Organizations of all types are increasingly subject to data theft and loss, whether the asset is customer information, intellectual property, or sensitive company files. The federal government and, thus, its private contractors have long relied upon the National Institute for Standards and Technology (within the Commerce Department) to develop standards and guidance for information protection. One of the most important of these is the fairly recent Cybersecurity Framework, which helps provide structure and context to cybersecurity. Private-sector organizations should be motivated to implement the NIST CSF not only to enhance their cybersecurity, but also to lower their potential risk of legal liability.
While the NIST has been active for some time, the CSF arose from the Cybersecurity Enhancement Act of 2014, passed in December of that year. As part of the government’s effort to protect critical infrastructure, in light of increasingly frequent and severe attacks, the Cybersecurity Enhancement Act directed the NIST to “…on an ongoing basis, facilitate and support the development of a voluntary, consensus-based, industry-led set of standards, guidelines, best practices, methodologies, procedures, and processes to cost-effectively reduce cyber risks to critical infrastructure.” The “voluntary, consensus-based, industry-led” qualifiers meant that at least part of NIST’s marching orders were to develop cybersecurity standards that the private sector could, and hopefully would, adopt.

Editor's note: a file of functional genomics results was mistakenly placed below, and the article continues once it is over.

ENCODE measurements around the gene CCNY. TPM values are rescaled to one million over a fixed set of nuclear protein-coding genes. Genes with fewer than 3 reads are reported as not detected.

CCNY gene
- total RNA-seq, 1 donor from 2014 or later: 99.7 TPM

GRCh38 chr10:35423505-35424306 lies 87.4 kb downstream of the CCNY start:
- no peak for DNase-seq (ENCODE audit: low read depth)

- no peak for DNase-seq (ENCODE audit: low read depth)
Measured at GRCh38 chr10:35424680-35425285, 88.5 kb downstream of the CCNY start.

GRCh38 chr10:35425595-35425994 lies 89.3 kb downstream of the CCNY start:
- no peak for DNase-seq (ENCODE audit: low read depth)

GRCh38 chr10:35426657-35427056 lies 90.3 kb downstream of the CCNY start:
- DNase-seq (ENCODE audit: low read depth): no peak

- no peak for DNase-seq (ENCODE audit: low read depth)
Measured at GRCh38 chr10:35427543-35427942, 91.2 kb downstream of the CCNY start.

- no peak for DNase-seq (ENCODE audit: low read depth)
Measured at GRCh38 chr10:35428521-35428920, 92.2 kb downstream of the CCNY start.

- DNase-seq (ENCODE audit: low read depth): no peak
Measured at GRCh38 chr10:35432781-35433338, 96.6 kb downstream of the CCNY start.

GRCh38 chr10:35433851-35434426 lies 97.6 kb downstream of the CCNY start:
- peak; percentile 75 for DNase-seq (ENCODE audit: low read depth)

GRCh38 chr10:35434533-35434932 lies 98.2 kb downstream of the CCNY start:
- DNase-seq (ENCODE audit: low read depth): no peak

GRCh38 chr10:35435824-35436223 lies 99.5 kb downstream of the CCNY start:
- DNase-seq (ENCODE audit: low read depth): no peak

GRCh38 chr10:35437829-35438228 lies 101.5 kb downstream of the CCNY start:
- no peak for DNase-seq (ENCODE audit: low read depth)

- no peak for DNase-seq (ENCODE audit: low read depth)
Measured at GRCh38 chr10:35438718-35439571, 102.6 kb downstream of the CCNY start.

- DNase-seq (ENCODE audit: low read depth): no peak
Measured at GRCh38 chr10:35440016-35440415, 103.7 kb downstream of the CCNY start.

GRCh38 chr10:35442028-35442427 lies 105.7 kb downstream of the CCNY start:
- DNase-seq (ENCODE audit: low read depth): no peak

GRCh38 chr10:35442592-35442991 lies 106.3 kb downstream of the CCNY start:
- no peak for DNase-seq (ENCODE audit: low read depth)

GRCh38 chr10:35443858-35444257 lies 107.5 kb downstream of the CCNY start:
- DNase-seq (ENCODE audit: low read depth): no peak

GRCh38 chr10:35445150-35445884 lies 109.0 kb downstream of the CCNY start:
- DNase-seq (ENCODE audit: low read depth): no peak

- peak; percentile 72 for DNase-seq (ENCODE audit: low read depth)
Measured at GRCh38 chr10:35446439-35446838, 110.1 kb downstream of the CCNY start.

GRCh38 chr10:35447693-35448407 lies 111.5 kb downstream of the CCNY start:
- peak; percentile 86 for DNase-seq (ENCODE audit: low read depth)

Nearly two years earlier, then-President Obama issued Executive Order 13636, kickstarting the process with mandates of:
The private sector—whether for-profit or non-profit—benefits from an accepted set of standards for cybersecurity. Beyond the gains of benchmarking existing practices, organizations have the opportunity to leverage the CSF (or another recognized standard) to their defense against regulatory and class-action claims that their security was subpar. Fundamentally, there is no perfect security, and for any number of reasons, there will continue to be theft and loss of information. But if an organization has a solid argument that it has implemented, and maintains safeguards based on the CSF, there is a much-improved chance of more quickly dispatching litigation claims and allaying the concerns of regulators.
For firms already subject to a set of regulatory standards, it is important to recall that the NIST CSF:
As cyber attacks and data breaches increase, companies and other organizations will inevitably face lawsuits from clients and customers, as well as potential inquiries from regulators, such as the Federal Trade Commission. The FTC, as one example, has an impressive record of wins against companies for lax data security, but still has investigated and declined to enforce against many more. In the litigation context, courts will look to identify a standard of care by which those companies or organizations should have acted to prevent harm. While the NIST CSF is still relatively new, courts may well come to define it as the minimum legal standard of care by which a private-sector organization’s actions are judged.